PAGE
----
Insect Sex: Watch Headless Praying Mantis Continue To Mate After Being Decapitated by Female

A female praying mantis eating a male's genitals. Oliver Koemmerling/CC

Nothing stands between a male praying mantis and his need to get laid, not even losing his head to a hungry mate. Now, a particularly gruesome video shows that, even without a head, a male mantis was still able to mount his female and complete the mating process.

Nearly everyone knows at least two facts about praying mantises; that the female eats the males after having sex, and that it's illegal to kill one of these alien-looking creatures. While the latter fact is actually completely false (shocking, I know), it is true that hungry females will consume her mate in effect to have enough energy to incubate the couple's fertilized eggs.

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The act of consuming a mate during or after sex is not as malicious as it may sound. A 2016 paper published in Proceedings of the Royal Society B shows that male mantises who are eaten after sex are actually more likely to have their sex result in viable young. This is because females who eat their partners produce far more eggs than those who aren't lucky enough to have a post-coital snack.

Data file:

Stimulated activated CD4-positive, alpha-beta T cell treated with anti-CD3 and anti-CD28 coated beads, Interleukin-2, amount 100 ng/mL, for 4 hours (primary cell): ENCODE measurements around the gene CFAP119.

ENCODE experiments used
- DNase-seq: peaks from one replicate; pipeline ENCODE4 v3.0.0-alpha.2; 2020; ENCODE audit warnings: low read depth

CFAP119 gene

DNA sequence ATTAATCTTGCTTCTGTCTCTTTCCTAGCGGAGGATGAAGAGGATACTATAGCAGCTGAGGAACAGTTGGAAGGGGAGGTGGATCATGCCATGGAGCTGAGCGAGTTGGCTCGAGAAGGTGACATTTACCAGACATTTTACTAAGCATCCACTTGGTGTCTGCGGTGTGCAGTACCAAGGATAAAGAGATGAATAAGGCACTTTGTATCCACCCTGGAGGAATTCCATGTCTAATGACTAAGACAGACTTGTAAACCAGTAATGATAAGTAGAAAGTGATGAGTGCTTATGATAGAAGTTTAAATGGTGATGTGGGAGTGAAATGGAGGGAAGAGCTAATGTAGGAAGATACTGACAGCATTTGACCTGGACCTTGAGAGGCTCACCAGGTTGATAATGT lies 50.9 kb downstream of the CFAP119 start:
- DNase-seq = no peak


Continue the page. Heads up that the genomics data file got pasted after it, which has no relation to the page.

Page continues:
Sometimes, the female isn't patient enough to wait until after sex to eat her mate and may crave a little snack in the form of her partner's head even before getting down to the act. However, as seen in a new video released by Deep Look, even without this seemingly vital body part, the male is still able to mate.

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In the video we can see the female mantis eat her partner's head during the courtship dance, but this doesn't stop him from spreading his seed. Sans head, the male continues to mount his murderess and deliver her the gift of life. Gizmodo reported that the male is still controlled by nerves in his abdomen which guide him in the mating process.

Aside from their strange and at times gruesome mating habits, the praying mantis is truly a fascinating insect. Named after their stature, which makes them look as though they always have their front appendages clasped together in prayer, the mantis are true predators. When they aren't feasting on their lovers they're known to eat other insects and even some small animals. According to National Geographic, the bug can also turn its head a complete 180 degrees and can adapt its body color to better blend into their environment.

With an appetite for blood and enviable hunting adaptations, the mantis is the king predator of the garden, so let's just be thankful that humans aren't on the menu for these little guys.